SBW: The kids have taught me to put everything in perspective. If something looks huge and monumental to me, I look at what the kids go through on a daily basis, and I find I have nothing to complain about. They’ve taught me to roll with the punches. They’ve taught me to believe in miracles. I’ve seen people’s lives changed by the good and the bad. I’ve seen people who have every reason to give up, and they hang on.
PT: How do you get through to a sick child?
SBW: When I’m meeting a child for the first time I always try and take something in with me like a pillow or a blanket or a stuffed animal. We do a lot with bears. When I go in and hand your child a bear, there is a connection and we automatically start talking. It’s almost like a peace offering. It’s soft and comforting. We have moms who lose a baby, and we give them some kind of stuffed animal to hold onto. Even for adults there is something about a teddy bear that breaks through.
PT: What do you see yourself doing in 10 years?
SBW: I’d like to be in an office doing individual counseling with women. I don’t see myself with kids forever. I see myself moving more with the families. I just finished doing drug and alcohol counseling. I would love to combine that with mental health counseling.
PT: When did you decide you wanted to be a nun?
SBW: At an early age because my second-oldest sister is a nun, so I saw how she did things and how things were. She’s 20 years older.
PT: As a Sister of Mercy, you take four vows: poverty, chastity, obedience and service to women and children. Did any pose a problem for you?
SBW: When I was younger I would have said obedience. Now I would say poverty. I see us as a community with new people coming in, but we’re also an aging community. The reality is less and less of our people are working, and our resources are more limited. The other side is I make a good salary, and that money is not mine. It goes to the community. So a lot of times, there are things you want to do, places you want to go, and you just balance it off.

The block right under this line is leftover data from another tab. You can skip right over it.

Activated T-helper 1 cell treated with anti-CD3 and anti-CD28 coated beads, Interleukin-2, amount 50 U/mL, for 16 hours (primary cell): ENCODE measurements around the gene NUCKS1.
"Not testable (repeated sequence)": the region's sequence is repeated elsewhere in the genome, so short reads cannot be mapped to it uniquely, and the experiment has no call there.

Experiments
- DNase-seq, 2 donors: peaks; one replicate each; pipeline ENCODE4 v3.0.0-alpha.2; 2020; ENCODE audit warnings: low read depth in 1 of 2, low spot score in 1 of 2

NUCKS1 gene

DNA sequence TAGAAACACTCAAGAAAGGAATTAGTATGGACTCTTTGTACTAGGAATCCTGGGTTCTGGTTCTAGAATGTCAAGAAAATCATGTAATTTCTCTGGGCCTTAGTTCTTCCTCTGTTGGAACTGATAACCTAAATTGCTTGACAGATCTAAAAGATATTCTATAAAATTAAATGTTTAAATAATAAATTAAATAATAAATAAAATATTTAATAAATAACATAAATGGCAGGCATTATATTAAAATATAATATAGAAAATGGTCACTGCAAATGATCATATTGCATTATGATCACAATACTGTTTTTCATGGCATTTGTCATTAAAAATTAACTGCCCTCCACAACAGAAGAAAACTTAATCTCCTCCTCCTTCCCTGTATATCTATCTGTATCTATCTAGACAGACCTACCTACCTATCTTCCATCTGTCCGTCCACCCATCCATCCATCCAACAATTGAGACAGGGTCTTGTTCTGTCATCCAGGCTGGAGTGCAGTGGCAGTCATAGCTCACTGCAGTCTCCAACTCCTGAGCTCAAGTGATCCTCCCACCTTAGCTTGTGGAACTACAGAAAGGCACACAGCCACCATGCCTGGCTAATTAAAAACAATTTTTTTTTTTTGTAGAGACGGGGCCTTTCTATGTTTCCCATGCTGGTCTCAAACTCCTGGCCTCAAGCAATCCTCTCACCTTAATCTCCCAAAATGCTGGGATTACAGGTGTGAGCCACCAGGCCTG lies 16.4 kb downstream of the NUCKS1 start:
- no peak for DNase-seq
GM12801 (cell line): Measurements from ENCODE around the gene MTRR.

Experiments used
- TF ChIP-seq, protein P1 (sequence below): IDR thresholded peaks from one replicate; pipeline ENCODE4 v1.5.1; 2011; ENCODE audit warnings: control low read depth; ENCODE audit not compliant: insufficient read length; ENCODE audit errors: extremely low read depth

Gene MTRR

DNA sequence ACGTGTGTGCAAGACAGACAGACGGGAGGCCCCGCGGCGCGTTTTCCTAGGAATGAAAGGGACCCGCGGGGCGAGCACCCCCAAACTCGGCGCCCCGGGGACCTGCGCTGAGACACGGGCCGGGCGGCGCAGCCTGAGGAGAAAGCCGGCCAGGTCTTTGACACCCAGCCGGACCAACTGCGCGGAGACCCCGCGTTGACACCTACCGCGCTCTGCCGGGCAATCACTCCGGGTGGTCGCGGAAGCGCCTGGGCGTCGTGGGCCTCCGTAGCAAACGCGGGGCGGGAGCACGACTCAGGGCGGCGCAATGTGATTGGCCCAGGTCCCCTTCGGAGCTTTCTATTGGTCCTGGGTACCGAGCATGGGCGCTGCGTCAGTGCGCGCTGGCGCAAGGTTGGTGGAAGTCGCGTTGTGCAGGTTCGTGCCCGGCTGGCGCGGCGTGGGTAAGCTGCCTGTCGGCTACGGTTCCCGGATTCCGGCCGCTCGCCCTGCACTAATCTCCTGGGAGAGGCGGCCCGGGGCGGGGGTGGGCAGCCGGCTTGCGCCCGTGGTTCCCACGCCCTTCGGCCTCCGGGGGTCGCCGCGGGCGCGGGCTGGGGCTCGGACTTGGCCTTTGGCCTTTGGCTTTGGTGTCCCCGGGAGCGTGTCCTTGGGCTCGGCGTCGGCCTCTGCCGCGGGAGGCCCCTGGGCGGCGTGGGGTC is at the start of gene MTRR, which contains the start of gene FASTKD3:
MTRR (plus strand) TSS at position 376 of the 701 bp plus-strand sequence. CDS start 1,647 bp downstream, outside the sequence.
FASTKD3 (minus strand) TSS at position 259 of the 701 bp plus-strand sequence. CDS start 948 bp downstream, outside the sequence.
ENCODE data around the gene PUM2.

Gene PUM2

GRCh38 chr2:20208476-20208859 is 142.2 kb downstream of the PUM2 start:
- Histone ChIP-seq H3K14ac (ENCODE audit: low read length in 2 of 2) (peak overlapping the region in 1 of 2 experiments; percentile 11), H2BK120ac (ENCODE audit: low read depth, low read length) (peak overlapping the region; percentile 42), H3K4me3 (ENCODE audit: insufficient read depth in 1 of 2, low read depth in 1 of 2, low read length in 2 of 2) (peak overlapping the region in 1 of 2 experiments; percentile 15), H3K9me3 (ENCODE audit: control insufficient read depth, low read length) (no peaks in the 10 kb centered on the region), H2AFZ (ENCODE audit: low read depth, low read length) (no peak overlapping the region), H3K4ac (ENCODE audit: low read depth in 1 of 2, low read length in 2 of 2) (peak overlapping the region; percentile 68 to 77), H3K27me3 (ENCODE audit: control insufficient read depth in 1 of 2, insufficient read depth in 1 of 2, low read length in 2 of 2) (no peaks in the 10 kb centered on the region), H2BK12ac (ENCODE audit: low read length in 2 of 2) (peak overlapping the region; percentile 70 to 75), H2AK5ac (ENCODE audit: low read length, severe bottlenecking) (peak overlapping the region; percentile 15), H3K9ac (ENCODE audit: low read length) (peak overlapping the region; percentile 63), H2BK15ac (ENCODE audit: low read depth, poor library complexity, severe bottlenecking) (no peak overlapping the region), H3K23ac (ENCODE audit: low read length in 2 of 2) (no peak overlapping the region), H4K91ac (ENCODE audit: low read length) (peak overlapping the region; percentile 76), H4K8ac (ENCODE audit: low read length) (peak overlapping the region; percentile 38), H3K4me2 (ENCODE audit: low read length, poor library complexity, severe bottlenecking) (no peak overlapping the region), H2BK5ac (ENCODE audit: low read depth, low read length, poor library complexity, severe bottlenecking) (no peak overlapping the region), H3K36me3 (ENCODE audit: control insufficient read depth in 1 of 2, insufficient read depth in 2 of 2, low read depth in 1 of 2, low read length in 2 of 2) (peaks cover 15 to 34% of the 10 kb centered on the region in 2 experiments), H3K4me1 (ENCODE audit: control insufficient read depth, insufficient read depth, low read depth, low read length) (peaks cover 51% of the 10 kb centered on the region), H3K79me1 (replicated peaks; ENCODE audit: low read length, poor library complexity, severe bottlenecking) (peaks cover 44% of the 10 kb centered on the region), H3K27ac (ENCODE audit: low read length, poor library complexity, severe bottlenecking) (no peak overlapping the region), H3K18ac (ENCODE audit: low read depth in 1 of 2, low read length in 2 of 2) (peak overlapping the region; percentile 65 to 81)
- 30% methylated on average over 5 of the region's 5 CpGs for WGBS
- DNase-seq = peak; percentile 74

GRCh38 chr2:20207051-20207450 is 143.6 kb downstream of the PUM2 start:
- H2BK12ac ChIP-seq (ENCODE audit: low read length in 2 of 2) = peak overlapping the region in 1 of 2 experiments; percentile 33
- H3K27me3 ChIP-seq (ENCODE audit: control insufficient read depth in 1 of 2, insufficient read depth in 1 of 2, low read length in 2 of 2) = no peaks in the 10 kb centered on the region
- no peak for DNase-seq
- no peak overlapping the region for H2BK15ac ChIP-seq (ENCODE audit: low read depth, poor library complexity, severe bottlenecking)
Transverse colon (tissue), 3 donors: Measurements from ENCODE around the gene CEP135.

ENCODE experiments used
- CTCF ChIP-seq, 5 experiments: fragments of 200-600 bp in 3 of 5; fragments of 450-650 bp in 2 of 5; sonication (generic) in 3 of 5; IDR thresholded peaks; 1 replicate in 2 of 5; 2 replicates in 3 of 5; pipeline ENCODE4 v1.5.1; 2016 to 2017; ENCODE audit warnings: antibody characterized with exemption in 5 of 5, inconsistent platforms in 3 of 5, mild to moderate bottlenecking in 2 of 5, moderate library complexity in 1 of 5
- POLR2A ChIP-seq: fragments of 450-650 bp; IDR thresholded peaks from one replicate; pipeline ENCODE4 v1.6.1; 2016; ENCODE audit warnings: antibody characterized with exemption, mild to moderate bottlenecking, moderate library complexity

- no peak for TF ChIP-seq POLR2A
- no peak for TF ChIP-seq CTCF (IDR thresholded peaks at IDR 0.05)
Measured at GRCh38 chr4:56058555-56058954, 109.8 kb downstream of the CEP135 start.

PT: What if you want to go to Aruba?
SBW: That won’t be happening. I mean we get vacation money but certainly not enough to fly to Aruba and stay – unless I have some real good friends. I mean our home is beautiful. Our life is perfect.
PT: What are you known for in your religious community?
SBW: Some people would say I am artistic. I love photography. I love to read, and I think I’m somebody who works hard and plays hard.
PT: What was it like to be a young nun?
SBW: Well, I’m still a young nun, one of the youngest in the community. I think as a young sister I didn’t know any different than what was, so it was just doing what you were told to do. There was a lot of formation, a lot of learning about our history. I was doing something different every day.
PT: What does your religious community do for fun?
SBW: Actually our whole community – well most of us – have pedometers on because we’re doing the Wegmans challenge. We formed groups and compete in categories like numbers of steps taken, number of fruits and vegetables eaten. It’s on a weekly basis. It’s nice to see some of the older sisters who are sometimes on walkers or scooters trying to walk more just to get steps in.
PT: Your numbers are shrinking. What will keep the Sisters of Mercy a viable organization?
SBW: I think a lot of people look at religious life and say it’s a dying breed. It’s really not, and I think if people had a clear picture or clear sense of how we live and what we do and that we really do have fun together, there would be more people coming in. And I think people look at the vow piece and think they could never do that, but it’s not that hard once you are in the midst of it. We celebrate together. We laugh together, and I really can’t imagine myself doing anything else.